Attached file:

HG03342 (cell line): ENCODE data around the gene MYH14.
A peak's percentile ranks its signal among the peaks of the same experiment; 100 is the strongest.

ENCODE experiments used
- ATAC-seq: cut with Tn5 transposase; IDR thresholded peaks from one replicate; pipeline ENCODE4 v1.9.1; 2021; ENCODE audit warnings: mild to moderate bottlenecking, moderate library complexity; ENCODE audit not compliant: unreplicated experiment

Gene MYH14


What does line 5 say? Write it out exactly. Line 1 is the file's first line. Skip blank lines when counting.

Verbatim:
Gene MYH14